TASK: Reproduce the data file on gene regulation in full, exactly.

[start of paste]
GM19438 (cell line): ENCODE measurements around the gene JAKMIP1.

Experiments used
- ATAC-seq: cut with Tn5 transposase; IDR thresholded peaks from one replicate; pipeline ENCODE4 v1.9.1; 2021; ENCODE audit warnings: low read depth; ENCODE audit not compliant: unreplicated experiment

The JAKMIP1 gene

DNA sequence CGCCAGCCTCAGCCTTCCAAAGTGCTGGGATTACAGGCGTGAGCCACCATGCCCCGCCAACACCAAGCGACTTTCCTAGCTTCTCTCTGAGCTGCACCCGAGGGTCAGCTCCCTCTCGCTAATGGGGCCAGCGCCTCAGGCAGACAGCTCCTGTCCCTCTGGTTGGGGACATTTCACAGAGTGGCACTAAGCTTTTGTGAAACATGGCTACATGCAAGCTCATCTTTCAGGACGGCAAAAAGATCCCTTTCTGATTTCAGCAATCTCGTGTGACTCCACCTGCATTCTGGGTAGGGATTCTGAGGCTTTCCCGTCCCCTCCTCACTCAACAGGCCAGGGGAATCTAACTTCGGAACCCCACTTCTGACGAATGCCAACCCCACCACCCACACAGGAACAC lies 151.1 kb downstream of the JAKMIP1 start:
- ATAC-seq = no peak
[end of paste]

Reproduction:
GM19438 (cell line): ENCODE measurements around the gene JAKMIP1.

Experiments used
- ATAC-seq: cut with Tn5 transposase; IDR thresholded peaks from one replicate; pipeline ENCODE4 v1.9.1; 2021; ENCODE audit warnings: low read depth; ENCODE audit not compliant: unreplicated experiment

The JAKMIP1 gene

DNA sequence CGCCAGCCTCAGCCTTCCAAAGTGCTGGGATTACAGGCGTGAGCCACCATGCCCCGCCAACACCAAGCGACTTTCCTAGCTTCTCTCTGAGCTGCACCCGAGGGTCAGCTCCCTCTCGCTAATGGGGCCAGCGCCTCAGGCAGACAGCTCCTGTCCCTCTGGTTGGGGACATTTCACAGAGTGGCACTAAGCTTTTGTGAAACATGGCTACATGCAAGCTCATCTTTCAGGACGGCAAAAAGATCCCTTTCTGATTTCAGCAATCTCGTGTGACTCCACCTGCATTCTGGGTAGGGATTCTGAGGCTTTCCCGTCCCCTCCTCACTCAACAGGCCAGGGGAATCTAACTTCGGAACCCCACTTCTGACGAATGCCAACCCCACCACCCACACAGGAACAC lies 151.1 kb downstream of the JAKMIP1 start:
- ATAC-seq = no peak